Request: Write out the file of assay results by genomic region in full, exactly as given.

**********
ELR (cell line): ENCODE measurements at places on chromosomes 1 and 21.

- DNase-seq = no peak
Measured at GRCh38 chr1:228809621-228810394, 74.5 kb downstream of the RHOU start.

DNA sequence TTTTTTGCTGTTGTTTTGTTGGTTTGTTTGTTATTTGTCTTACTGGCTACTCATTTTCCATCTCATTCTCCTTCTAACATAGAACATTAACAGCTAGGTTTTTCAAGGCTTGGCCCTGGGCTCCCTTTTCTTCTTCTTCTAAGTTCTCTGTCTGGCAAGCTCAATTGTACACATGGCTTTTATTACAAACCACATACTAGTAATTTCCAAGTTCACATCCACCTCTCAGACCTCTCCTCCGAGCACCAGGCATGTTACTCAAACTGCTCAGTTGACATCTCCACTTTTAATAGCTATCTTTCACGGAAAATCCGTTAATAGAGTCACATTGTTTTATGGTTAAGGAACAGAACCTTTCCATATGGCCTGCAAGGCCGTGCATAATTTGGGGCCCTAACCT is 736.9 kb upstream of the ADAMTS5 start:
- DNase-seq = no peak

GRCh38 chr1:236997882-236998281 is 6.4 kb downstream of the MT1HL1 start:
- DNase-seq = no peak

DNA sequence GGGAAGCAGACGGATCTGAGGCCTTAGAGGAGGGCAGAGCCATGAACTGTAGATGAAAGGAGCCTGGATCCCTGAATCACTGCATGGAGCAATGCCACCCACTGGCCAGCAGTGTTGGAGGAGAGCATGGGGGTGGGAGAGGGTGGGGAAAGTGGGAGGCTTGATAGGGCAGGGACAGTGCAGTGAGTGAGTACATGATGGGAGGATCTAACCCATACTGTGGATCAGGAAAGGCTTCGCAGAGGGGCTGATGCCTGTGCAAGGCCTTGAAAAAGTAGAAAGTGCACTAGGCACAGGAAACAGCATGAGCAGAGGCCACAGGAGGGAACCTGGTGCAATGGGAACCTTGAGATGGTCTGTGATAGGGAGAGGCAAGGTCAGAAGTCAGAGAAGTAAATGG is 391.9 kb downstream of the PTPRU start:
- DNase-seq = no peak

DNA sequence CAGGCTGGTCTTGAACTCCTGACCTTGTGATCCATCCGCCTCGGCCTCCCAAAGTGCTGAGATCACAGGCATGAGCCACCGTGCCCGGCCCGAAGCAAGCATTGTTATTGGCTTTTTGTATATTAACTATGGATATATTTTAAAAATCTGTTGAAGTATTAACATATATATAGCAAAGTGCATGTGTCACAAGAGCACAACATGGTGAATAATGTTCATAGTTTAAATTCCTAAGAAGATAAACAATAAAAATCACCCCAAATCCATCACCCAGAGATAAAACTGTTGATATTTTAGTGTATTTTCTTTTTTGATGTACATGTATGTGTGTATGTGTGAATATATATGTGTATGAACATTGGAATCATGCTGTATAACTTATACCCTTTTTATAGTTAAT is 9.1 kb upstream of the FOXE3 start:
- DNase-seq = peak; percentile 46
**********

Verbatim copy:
ELR (cell line): ENCODE measurements at places on chromosomes 1 and 21.

- DNase-seq = no peak
Measured at GRCh38 chr1:228809621-228810394, 74.5 kb downstream of the RHOU start.

DNA sequence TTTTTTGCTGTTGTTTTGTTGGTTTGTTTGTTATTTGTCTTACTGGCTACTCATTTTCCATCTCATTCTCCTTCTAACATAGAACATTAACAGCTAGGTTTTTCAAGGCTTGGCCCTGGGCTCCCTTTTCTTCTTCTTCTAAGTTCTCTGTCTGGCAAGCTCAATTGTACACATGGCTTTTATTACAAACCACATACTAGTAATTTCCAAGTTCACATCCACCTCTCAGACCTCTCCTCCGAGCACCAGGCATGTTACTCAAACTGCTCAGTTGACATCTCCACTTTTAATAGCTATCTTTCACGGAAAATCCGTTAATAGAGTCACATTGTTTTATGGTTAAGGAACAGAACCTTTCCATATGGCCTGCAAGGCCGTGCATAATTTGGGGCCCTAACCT is 736.9 kb upstream of the ADAMTS5 start:
- DNase-seq = no peak

GRCh38 chr1:236997882-236998281 is 6.4 kb downstream of the MT1HL1 start:
- DNase-seq = no peak

DNA sequence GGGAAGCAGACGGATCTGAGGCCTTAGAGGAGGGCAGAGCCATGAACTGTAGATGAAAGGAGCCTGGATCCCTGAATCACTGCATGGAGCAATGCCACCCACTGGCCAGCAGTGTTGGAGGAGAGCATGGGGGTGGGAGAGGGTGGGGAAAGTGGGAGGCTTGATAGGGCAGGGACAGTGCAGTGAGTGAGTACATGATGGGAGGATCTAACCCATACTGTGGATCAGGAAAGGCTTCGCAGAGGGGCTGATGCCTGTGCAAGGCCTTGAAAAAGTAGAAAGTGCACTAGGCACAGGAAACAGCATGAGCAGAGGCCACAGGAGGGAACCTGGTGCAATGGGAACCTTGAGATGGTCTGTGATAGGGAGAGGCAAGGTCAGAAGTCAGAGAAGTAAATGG is 391.9 kb downstream of the PTPRU start:
- DNase-seq = no peak

DNA sequence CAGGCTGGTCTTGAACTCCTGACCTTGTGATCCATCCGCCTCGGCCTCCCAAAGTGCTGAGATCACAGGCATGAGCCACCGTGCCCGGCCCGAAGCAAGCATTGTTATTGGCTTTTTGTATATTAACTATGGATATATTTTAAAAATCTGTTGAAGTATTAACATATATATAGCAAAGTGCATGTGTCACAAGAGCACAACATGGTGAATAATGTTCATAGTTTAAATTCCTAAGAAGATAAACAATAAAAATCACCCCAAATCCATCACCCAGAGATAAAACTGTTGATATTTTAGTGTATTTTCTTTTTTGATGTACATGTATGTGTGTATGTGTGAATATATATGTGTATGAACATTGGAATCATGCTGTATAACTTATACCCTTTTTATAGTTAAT is 9.1 kb upstream of the FOXE3 start:
- DNase-seq = peak; percentile 46